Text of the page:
Providing food to the needy is an ancient charitable tradition that food banks keep alive in modern times. While you probably donate food to your local food bank out of a sense of community spirit, your box of nonperishable foodstuffs can potentially generate more than a warm, fuzzy feeling: In many cases, your donation can be claimed as a deduction on your federal income tax return.
Qualifying Food Bank
First, you’ll have to make sure that the food bank to which you give the food qualifies to receive tax-deductible contributions. Many charities can accept tax-deductible donations, but the Internal Revenue Service requires that they be a recognized 501(c)(3) organization. Most nonprofit food banks have this designation, but if you’re unsure, check the IRS’ database of eligible organizations (see Resources). Food banks operated by religious organizations, service organizations such as the Red Cross or United Way, governmental agencies or veterans groups usually qualify as eligible organizations.
Determining Deduction Value
IRS auditors aren’t going to let you give a couple boxes of mac and cheese to a food bank and claim a $300 deduction. The IRS requires that you claim only fair market value of any donation you provide to charity. While there isn’t a proscribed method to determine a donation’s value, figuring the donated food’s fair market value should be pretty easy: Just claim what you’d expect to reasonably pay for the items if you purchased them yourself at the supermarket.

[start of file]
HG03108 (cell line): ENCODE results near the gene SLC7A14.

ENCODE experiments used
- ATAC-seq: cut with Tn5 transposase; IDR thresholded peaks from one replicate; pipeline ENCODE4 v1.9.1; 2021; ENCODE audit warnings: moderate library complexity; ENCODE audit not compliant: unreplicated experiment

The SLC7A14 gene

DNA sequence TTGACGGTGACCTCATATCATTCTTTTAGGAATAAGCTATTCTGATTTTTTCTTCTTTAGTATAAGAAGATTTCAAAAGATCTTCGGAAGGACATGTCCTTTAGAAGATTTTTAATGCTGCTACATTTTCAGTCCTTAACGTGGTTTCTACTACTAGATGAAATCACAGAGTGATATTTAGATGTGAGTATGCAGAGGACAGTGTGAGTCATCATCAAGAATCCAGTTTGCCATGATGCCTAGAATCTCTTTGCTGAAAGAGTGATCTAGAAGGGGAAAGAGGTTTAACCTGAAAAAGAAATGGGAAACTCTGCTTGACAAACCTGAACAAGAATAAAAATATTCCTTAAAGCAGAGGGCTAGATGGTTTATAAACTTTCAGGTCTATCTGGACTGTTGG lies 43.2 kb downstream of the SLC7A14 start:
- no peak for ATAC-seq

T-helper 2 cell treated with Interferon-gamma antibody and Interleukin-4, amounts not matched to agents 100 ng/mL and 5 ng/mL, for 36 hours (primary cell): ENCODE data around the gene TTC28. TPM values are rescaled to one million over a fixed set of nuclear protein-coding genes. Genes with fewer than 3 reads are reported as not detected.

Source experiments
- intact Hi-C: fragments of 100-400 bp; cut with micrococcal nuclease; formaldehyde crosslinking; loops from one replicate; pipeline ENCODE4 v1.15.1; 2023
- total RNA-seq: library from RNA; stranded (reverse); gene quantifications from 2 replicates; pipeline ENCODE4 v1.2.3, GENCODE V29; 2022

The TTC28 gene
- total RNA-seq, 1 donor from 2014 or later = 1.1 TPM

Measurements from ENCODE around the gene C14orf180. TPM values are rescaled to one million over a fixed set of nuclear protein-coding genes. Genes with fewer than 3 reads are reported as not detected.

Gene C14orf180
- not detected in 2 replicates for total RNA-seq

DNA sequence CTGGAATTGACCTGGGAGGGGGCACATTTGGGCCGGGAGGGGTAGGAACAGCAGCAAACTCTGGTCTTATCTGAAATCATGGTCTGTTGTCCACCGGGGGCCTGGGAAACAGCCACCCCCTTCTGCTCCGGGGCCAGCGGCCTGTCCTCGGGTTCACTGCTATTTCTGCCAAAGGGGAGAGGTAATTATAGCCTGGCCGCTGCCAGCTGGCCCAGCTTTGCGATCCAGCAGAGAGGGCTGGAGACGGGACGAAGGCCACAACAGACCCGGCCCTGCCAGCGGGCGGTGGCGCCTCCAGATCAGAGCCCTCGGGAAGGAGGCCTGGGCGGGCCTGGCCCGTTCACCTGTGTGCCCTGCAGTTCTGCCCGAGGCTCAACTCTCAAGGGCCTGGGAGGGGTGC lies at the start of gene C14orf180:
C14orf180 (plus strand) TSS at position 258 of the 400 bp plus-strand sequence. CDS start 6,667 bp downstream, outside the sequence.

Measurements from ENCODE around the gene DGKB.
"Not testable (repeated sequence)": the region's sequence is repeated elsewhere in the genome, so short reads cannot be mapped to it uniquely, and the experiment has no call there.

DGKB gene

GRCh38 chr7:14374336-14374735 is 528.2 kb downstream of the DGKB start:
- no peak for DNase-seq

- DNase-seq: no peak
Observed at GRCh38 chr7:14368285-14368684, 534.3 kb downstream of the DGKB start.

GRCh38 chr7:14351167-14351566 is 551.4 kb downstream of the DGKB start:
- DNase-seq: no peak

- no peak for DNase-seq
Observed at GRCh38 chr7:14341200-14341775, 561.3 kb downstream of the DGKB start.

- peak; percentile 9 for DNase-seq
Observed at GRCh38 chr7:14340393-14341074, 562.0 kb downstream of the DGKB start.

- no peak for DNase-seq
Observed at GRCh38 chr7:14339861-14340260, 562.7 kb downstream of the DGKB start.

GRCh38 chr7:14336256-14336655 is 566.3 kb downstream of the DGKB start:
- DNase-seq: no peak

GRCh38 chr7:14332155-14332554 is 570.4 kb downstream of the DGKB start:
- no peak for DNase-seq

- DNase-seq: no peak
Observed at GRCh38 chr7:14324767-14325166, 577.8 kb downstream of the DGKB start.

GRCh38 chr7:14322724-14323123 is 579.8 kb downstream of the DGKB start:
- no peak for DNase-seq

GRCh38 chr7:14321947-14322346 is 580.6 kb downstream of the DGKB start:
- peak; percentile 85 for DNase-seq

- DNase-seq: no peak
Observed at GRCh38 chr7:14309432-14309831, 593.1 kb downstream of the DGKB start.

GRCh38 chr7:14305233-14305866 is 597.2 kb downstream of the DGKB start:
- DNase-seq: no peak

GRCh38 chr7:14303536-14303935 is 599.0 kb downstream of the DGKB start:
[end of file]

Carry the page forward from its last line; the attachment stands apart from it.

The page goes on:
Substantiating the Donation
If you plan on taking a deduction based on the food you donate to the food bank, you’ll need to be able to substantiate the donation should you be audited. If the food’s fair market value is worth less than $250, you need to get and keep a receipt with the name of the organization, the date of the contribution and a brief description of the food you donated. If you make a donation valued between $250 and $500, you’ll need to get and keep a written acknowledgement of the donation from the food bank that includes a description of the donation and a statement that you didn’t receive anything in return for the donation. Larger donations will require you to state when and where you obtained the goods and how you determined the donation’s value.
Claiming the Deduction
If you want to make use of the donation, you’ll need to itemize your deductions, and waive the standard deduction, which is $5,950 for individuals and $11,900 for married couples in 2012. This means the total of all your itemized donations must exceed the amount of the standard deduction you are eligible to take based on your filing status to make it worth itemizing. If they don't, you won't be able to receive a direct tax benefit for your contribution to the food bank. Charitable contributions are reported on Schedule A of your Form 1040. The value of your food donations through the year is reported on line 17.
Wilhelm Schnotz has worked as a freelance writer since 1998, covering arts and entertainment, culture and financial stories for a variety of consumer publications. His work has appeared in dozens of print titles, including "TV Guide" and "The Dallas Observer." Schnotz holds a Bachelor of Arts in journalism from Colorado State University.